# create a person
		# create_audit_log(person, "create_organization, attributes)
        # log_success_or_failure
      else
        # return a 403
	  end
    after
	  report_timing("create_person", System.monotonic_time() - start)
	end
  end

  def create_organization(current_user, attributes) do
    start = System.monotonic_time()
	try do
      if intern?(current_user) do
		# create an organization
	    create_audit_log(organization, "create_organization, attributes)
		# log_success_or_failure
      else
        # return a 403
	  end
    after
	  report_timing("create_organization", System.monotonic_time() - start)
	end
  end

  def create_post(current_user, attributes) do
    start = System.monotonic_time()
	try do
      # create a post
	  create_audit_log(post, "create_post", attributes)
      # log_success_or_failure
    after
	  report_timing("create_post", System.monotonic_time() - start)
	end
  end

  defp create_audit_log(person, operation, attributes) do
    #create an audit log
  end
end

Nice, audit log in place, job done. We get a call in the middle of the night though, because all of a sudden the entire system is slow. All of our monitoring shows consistently slow response times. We spend some time debugging, and finally determine two things:

  1. our audit log code is slow and needs to be fixed and
  2. we should be monitoring that code on its own.

Here we see an example of internal consistency. Even our private operations end up looking substantively similar to our public interfaces.

defmodule SomeBusinessLogic do
  def create_person(current_user, attributes) do
    start = System.monotonic_time()
	try do
      if intern?(current_user) do
        # create a person
		# create_audit_log(person, "create_organization, attributes)
        # log_success_or_failure
      else
        # return a 403
	  end
    after
	  report_timing("create_person", System.monotonic_time() - start)
	end
  end

  def create_organization(current_user, attributes) do
    start = System.monotonic_time()
	try do
      if intern?(current_user) do
		# create an organization
	    create_audit_log(organization, "create_organization, attributes)
		# log_success_or_failure
      else
        # return a 403
	  end
    after
	  report_timing("create_organization", System.monotonic_time() - start)
	end
  end

  def create_post(current_user, attributes) do
    start = System.monotonic_time()
	try do
      # create a post
	  create_audit_log(post, "create_post", attributes)
      # log_success_or_failure
    after
	  report_timing("create_post", System.monotonic_time() - start)
	end
  end

  defp create_audit_log(person, operation, attributes) do
    try do
      # create an audit log
      # log_success_or_failure
    after
	  report_timing("create_audit_log_for_#{operation}", System.monotonic_time() - start)
	end
  end
end

It is at this point that I think that even anti-premature-abstraction hardliners would be considering abstracting some of this logic out. The primary reason for this is that the similarities between these operations are annoying. While "being annoying" isn't a justification on its own, we should ask ourselves why it annoys us. It annoys us because it offers opportunities for hidden divergence. How easy would it be to scan these various operations, and realize that create_post has no authorization rules? It takes a current_user just like the others, but only uses that for creating an audit log. For that matter, what about the fact that create_audit_log looks just like the others, except it doesn't create an audit log itself, and is private? Lets look at an imperative method of abstraction. First, we'll create a function called report that takes a function, reports its status, and then creates an audit log. Then, we'll realize that the create_audit_log function can't leverage this, so we'll add a paramater to disable creating an audit log. Lets see how it looks:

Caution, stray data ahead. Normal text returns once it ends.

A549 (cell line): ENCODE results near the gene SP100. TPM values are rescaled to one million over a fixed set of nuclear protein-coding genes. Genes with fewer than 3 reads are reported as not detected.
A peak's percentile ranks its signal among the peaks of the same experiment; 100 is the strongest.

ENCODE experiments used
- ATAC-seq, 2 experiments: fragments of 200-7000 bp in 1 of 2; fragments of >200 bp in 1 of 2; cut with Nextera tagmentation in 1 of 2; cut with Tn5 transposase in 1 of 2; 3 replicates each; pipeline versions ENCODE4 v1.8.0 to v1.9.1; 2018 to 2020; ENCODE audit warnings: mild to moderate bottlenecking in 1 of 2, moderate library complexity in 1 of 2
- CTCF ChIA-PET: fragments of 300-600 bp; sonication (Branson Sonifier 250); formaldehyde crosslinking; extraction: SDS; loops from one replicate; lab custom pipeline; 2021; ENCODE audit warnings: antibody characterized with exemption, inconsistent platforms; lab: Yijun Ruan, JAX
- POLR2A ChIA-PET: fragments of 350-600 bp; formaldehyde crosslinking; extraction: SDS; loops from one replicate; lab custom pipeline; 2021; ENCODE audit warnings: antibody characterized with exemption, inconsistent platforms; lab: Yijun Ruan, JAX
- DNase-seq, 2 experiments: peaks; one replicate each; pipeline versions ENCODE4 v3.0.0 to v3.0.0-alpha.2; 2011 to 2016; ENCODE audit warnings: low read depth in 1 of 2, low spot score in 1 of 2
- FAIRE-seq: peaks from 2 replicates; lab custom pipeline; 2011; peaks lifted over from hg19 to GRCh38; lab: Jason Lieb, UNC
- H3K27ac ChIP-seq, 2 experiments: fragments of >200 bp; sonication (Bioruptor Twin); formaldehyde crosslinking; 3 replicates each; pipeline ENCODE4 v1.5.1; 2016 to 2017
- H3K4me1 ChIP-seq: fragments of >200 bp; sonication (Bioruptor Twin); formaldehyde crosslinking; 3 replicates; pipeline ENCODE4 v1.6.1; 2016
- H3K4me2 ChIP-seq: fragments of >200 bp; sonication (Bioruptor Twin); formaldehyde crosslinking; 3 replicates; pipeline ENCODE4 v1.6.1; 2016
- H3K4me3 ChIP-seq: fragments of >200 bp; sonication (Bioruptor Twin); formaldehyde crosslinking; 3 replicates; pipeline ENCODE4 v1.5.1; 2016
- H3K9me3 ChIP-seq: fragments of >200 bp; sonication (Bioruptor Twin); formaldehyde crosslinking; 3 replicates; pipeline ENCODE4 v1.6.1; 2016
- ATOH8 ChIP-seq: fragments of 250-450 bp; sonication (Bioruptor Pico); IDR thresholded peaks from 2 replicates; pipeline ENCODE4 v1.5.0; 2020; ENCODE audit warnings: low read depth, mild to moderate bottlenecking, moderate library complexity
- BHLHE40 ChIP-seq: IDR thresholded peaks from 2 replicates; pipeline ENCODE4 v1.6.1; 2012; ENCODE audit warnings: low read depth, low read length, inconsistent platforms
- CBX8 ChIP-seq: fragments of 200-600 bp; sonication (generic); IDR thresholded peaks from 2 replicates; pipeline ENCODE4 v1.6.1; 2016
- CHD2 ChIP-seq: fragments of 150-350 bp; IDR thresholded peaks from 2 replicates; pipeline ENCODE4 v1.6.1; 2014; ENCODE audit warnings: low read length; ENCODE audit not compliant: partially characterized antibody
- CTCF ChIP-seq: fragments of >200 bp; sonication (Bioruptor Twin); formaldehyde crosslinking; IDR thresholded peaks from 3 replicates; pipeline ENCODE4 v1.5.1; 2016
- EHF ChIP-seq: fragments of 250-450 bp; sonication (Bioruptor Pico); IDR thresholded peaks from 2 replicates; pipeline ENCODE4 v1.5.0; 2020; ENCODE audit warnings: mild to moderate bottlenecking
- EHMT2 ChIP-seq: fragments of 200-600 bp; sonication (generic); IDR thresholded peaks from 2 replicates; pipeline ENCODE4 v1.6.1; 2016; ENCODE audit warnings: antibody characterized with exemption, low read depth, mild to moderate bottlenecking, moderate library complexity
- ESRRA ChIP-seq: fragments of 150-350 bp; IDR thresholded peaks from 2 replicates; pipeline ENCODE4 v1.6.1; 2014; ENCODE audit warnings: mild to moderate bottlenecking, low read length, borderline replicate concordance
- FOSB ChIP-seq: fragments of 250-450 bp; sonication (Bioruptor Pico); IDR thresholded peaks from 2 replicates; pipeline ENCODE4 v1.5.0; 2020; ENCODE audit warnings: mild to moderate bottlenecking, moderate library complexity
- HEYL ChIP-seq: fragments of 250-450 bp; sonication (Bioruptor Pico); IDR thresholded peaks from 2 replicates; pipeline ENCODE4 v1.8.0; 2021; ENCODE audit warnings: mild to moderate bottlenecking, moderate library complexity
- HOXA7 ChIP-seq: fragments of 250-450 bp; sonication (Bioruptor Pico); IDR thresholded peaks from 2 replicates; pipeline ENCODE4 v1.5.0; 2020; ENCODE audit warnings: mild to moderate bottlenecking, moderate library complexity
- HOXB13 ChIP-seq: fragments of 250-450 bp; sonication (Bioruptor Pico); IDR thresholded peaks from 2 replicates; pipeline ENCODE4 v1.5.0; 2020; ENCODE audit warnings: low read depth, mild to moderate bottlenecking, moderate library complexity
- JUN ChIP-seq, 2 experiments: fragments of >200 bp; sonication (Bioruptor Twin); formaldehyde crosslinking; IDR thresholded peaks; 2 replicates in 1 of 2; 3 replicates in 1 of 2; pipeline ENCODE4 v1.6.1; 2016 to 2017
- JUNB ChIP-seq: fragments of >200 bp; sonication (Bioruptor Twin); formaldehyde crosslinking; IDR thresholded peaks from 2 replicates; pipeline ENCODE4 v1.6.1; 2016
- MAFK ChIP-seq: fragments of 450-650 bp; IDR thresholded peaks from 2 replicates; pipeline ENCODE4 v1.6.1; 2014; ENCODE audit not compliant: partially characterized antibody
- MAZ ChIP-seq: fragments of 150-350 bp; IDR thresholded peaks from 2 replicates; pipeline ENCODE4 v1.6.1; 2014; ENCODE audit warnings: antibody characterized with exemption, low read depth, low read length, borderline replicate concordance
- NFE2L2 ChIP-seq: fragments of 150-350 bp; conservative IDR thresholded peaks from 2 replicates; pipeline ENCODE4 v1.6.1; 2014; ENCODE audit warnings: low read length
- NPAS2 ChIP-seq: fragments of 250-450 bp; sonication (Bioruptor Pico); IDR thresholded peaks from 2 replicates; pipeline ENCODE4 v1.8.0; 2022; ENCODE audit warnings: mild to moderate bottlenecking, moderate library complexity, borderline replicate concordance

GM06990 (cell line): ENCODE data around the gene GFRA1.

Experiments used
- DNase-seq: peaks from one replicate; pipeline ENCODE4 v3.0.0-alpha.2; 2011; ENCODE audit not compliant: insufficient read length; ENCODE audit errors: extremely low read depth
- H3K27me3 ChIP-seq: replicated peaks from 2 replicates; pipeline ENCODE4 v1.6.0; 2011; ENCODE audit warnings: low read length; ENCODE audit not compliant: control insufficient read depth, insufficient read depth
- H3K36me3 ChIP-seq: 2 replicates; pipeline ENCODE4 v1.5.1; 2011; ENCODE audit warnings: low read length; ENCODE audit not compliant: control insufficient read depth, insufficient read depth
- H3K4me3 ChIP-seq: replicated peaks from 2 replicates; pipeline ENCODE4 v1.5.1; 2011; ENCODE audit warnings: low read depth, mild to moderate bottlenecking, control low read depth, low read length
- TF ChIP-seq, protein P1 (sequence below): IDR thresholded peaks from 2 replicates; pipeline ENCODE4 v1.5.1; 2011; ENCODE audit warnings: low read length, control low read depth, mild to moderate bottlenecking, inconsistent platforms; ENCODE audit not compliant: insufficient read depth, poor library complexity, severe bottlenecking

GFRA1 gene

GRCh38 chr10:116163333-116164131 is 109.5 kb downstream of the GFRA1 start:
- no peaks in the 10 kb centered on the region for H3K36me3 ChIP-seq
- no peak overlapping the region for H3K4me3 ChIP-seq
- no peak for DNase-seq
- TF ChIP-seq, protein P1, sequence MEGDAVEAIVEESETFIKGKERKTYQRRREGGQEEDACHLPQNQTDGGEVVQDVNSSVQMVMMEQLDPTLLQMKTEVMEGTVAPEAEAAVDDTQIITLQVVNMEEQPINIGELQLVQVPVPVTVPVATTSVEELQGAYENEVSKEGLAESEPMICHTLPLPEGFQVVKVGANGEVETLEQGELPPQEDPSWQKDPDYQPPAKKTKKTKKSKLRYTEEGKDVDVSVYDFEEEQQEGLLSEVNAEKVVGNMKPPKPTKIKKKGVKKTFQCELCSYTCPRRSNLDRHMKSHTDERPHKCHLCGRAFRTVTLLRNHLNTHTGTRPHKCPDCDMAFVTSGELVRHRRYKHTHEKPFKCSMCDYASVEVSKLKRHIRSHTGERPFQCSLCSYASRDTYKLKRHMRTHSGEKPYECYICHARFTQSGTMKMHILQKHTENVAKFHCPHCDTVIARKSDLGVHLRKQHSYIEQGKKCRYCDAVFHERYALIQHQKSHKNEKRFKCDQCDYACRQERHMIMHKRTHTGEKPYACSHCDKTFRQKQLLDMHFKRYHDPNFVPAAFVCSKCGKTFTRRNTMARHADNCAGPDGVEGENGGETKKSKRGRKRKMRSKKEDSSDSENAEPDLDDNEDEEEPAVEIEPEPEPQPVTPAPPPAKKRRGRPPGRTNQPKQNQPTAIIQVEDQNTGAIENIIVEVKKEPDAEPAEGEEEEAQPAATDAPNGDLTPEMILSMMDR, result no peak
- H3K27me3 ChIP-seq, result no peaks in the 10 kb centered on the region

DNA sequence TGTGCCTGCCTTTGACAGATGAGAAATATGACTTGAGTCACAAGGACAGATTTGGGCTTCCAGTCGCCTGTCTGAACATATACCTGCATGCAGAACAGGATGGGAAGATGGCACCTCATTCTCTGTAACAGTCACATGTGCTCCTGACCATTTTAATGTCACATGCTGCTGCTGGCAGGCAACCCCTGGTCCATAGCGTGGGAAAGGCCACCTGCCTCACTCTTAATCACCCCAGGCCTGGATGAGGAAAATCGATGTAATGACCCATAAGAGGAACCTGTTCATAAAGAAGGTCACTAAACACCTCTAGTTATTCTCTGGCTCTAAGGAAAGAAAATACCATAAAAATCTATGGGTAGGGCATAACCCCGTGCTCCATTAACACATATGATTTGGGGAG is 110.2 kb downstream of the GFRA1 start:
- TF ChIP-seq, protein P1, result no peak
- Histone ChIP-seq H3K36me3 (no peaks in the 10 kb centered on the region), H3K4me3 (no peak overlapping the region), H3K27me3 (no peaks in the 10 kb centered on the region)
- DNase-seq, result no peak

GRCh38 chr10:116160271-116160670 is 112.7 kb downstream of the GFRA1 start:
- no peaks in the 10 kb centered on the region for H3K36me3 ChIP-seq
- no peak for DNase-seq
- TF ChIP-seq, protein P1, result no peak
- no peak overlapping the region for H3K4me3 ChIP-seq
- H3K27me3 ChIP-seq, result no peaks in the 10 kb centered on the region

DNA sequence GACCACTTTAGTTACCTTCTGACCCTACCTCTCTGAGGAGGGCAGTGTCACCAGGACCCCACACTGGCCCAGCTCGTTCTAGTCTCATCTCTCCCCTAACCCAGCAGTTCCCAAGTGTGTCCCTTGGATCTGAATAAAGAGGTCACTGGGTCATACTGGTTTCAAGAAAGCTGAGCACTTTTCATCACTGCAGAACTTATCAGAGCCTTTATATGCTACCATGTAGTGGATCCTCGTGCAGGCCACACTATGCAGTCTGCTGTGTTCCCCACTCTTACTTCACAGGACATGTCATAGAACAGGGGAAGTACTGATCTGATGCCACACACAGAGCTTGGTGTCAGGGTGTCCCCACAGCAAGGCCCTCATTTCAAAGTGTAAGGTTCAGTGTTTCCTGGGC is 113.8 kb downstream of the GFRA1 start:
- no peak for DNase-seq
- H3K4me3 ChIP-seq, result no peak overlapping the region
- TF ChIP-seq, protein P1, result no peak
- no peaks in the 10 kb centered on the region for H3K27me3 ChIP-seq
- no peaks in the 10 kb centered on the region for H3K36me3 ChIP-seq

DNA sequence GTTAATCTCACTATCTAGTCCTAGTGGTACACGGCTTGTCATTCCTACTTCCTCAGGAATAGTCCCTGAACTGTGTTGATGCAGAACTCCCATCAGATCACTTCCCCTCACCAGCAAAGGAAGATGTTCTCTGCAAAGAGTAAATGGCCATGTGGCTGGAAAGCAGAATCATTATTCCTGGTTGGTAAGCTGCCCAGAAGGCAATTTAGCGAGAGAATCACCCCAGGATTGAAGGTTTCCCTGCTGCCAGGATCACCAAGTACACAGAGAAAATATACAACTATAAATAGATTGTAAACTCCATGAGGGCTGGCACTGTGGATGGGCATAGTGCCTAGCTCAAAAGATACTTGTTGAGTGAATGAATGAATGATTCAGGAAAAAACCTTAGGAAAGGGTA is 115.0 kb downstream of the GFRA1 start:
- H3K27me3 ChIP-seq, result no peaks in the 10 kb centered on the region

defmodule SomeBusinessLogic do
  def create_person(current_user, attributes) do
  	report("create_person", attributes, fn -> 
	  if intern?(current_user) do
		# create an person
      else
        # return a 403
	  end
    end)
  end

  def create_organization(current_user, attributes) do
  	report("create_organization", attributes, fn -> 
	  if intern?(current_user) do
		# create an organization
      else
        # return a 403
	  end
    end)
  end

  def create_post(current_user, attributes) do
	report("create_post", attributes, fn -> 
      # create a post
    end)
  end

  defp create_audit_log(object, operation, attributes) do
    report("create_audit_log_for_#{operation}", attributes, fn -> 
      # create an audit log
    end, false)
  end

  defp report(name, attributes, operation, audit_log? \\ true) do
    try do
	  start = System.monotonic_time()
      result = operation.()
      # if operation wasn't a 403 - create_audit_log
      # log_success_or_failure
	  if audit_log? do
	    create_audit_log(result, "create_audit_log_for_#{operation}", attributes)
	  end
	  
	  result
    after
      report_timing(operation, System.monotonic_time() - start)
    end
  end
end